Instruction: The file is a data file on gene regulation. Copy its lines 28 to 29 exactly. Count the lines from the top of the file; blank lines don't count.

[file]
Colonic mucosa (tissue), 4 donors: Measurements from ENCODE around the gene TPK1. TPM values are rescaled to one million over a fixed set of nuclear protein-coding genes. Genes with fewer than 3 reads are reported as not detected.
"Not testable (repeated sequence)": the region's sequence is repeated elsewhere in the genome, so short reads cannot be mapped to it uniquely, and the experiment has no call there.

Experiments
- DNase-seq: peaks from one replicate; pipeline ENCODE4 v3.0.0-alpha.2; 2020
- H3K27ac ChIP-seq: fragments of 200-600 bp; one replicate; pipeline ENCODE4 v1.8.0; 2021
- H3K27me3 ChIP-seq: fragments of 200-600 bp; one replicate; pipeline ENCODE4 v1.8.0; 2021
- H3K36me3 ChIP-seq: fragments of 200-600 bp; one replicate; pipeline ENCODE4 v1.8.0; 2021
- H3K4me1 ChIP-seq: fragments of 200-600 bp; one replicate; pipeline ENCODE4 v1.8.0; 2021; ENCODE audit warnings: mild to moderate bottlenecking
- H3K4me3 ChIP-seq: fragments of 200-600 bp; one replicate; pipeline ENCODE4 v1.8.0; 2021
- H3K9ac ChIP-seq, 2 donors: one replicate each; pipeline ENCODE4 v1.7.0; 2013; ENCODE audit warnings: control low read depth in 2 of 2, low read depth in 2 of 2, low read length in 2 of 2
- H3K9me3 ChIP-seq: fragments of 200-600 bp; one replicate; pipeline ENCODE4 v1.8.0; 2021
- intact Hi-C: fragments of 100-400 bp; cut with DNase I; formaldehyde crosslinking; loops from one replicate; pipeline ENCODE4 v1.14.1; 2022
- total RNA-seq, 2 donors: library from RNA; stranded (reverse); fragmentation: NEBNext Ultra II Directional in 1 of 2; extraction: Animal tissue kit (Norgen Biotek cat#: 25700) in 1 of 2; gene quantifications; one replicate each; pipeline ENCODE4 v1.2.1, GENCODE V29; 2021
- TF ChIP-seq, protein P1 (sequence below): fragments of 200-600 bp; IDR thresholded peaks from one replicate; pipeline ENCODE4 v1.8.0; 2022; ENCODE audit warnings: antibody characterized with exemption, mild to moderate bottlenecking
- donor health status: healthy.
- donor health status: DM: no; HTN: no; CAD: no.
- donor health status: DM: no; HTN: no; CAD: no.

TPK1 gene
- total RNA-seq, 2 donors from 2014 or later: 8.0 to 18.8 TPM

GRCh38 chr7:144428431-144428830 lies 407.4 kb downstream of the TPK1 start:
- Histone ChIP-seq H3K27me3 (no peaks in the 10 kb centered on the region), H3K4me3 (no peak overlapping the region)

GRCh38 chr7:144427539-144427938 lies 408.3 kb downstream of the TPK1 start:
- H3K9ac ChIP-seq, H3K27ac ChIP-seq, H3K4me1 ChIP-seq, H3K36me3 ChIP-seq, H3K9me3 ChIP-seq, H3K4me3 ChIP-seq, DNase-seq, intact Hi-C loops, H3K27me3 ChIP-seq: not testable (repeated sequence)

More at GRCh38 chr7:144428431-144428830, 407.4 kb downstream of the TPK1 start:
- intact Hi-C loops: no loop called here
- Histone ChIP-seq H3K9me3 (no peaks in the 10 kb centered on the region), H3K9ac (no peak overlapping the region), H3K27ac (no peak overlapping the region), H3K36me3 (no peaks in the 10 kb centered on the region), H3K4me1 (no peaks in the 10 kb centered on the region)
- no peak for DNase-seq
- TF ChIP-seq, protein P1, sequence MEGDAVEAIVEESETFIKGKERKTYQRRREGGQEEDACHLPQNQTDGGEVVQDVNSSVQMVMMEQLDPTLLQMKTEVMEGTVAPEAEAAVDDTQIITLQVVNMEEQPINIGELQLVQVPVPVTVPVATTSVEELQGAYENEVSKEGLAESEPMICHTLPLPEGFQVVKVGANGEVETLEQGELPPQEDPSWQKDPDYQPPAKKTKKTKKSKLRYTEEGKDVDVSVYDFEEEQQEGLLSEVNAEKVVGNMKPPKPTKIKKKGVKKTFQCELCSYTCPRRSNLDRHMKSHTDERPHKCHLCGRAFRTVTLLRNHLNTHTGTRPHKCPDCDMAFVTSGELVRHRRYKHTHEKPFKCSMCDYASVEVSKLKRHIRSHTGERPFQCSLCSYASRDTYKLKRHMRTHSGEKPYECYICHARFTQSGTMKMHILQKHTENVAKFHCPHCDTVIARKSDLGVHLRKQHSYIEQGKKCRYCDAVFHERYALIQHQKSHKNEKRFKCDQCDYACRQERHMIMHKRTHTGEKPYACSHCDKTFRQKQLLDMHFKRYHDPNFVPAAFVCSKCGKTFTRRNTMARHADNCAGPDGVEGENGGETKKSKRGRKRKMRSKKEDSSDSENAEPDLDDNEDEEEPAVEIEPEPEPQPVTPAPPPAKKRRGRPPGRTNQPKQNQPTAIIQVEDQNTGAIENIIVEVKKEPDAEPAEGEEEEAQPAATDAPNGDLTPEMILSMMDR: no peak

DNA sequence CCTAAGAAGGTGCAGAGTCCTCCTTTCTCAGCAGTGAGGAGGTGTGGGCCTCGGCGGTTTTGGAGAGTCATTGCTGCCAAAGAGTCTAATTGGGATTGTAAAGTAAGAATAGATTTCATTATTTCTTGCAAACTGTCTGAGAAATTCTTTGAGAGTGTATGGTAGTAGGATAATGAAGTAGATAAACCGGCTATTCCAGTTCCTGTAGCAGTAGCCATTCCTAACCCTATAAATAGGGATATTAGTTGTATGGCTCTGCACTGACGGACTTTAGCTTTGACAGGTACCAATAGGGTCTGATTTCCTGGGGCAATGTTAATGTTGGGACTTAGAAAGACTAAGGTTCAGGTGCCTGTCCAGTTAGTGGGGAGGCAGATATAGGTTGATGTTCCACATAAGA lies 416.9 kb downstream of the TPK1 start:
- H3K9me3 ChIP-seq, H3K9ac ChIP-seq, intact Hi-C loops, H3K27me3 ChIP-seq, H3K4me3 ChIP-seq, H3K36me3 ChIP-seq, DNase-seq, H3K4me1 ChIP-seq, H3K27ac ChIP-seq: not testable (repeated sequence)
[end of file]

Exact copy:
- TF ChIP-seq, protein P1, sequence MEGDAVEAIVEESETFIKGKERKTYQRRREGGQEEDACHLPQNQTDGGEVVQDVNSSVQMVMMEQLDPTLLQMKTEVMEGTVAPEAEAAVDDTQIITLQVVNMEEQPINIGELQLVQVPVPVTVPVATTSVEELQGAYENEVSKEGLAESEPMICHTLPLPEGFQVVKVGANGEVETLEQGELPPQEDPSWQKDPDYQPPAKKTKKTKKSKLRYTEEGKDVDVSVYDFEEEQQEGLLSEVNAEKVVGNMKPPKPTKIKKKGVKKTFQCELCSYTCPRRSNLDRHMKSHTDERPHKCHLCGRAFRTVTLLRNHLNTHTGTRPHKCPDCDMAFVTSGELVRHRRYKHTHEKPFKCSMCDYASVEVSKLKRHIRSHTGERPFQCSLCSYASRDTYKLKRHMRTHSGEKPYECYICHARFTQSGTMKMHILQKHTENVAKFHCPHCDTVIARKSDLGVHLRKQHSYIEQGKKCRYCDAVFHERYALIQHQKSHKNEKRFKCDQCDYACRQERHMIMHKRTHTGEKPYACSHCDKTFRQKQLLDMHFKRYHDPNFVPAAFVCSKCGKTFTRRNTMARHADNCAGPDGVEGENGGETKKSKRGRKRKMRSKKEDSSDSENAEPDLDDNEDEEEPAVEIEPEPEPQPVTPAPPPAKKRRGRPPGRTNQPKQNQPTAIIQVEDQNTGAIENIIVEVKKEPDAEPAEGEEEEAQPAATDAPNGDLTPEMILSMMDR: no peak

DNA sequence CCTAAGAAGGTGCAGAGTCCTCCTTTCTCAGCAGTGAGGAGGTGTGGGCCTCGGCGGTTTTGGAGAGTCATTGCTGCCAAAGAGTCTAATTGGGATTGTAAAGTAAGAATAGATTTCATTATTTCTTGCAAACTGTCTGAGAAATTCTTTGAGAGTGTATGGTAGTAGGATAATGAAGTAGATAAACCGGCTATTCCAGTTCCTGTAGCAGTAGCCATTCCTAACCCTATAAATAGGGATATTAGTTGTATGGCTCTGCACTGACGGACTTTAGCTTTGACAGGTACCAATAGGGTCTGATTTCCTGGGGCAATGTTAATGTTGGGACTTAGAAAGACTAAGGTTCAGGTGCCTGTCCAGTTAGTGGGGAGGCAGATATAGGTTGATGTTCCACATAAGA lies 416.9 kb downstream of the TPK1 start: